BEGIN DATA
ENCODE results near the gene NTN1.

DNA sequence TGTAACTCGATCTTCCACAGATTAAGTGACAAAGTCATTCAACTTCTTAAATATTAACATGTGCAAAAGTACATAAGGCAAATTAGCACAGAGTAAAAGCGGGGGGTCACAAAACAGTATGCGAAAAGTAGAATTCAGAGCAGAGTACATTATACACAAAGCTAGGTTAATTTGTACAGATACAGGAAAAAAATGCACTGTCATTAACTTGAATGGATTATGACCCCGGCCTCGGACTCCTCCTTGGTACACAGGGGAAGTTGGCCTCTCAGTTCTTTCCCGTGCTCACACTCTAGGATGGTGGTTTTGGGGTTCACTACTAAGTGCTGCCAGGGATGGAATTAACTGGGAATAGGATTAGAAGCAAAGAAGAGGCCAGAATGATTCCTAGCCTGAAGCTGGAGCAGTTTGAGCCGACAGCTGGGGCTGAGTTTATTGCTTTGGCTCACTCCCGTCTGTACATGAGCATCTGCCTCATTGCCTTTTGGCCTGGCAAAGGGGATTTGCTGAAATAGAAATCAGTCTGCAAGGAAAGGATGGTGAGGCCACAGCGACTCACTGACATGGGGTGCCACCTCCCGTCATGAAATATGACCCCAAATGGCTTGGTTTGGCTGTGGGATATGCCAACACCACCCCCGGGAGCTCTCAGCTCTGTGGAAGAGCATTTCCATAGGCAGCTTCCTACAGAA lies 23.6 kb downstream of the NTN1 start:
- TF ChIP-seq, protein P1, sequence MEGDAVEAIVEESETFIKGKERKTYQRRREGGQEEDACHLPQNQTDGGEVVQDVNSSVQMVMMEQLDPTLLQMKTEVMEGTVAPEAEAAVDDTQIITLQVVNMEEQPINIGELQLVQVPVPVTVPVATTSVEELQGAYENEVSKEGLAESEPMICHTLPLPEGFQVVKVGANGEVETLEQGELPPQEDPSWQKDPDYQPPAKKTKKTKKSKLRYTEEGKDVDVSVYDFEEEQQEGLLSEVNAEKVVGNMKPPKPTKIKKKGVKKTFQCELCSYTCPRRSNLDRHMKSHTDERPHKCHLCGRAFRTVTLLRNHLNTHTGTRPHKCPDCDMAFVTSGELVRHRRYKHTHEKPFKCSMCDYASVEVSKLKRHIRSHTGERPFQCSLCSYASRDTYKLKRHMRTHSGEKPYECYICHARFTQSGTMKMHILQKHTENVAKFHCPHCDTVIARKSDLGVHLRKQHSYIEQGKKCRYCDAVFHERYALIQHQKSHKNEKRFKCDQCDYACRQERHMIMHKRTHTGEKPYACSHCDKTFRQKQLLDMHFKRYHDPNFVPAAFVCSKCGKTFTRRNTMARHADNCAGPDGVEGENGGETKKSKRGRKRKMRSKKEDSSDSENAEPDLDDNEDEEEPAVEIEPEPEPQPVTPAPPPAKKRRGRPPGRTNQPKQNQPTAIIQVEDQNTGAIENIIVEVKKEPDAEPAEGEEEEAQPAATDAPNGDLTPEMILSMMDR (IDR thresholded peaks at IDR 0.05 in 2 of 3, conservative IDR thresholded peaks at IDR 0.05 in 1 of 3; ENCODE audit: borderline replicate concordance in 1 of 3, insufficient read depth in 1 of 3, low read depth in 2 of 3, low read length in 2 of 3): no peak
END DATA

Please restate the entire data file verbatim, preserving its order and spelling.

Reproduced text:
ENCODE results near the gene NTN1.

DNA sequence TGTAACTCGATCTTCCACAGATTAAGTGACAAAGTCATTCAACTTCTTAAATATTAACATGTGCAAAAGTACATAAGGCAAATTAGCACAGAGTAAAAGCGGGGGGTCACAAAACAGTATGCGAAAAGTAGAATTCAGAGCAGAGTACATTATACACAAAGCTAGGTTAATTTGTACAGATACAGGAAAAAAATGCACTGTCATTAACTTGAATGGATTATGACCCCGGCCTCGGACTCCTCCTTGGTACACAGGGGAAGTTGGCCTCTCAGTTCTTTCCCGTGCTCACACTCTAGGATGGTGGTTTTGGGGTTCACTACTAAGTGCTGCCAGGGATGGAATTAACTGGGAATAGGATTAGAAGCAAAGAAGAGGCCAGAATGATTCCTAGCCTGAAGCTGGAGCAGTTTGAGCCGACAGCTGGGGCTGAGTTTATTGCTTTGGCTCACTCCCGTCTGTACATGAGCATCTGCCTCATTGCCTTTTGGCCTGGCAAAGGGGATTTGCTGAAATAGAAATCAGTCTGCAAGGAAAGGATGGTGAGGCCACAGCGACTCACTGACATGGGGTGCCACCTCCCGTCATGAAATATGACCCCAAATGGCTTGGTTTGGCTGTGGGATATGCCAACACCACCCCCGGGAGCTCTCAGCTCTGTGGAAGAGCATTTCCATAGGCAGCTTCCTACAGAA lies 23.6 kb downstream of the NTN1 start:
- TF ChIP-seq, protein P1, sequence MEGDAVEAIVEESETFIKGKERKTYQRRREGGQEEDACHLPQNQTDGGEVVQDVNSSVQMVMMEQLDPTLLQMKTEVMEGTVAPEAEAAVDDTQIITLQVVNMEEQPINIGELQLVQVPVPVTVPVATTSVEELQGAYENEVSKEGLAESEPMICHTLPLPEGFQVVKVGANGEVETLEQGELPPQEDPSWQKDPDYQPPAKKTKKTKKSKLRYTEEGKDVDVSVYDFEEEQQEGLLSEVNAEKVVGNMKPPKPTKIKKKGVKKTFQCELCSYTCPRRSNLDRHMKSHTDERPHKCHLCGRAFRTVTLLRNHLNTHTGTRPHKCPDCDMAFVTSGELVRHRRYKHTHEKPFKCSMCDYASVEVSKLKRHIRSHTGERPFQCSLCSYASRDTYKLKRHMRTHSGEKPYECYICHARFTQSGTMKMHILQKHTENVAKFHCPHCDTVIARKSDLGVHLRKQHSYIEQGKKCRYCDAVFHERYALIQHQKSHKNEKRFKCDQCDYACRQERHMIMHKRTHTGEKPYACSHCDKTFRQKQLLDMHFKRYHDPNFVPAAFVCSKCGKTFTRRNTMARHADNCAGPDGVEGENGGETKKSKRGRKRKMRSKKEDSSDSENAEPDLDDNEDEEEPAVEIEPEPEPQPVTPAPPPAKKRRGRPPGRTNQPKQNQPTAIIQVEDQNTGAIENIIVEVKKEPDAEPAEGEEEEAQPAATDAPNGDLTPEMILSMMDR (IDR thresholded peaks at IDR 0.05 in 2 of 3, conservative IDR thresholded peaks at IDR 0.05 in 1 of 3; ENCODE audit: borderline replicate concordance in 1 of 3, insufficient read depth in 1 of 3, low read depth in 2 of 3, low read length in 2 of 3): no peak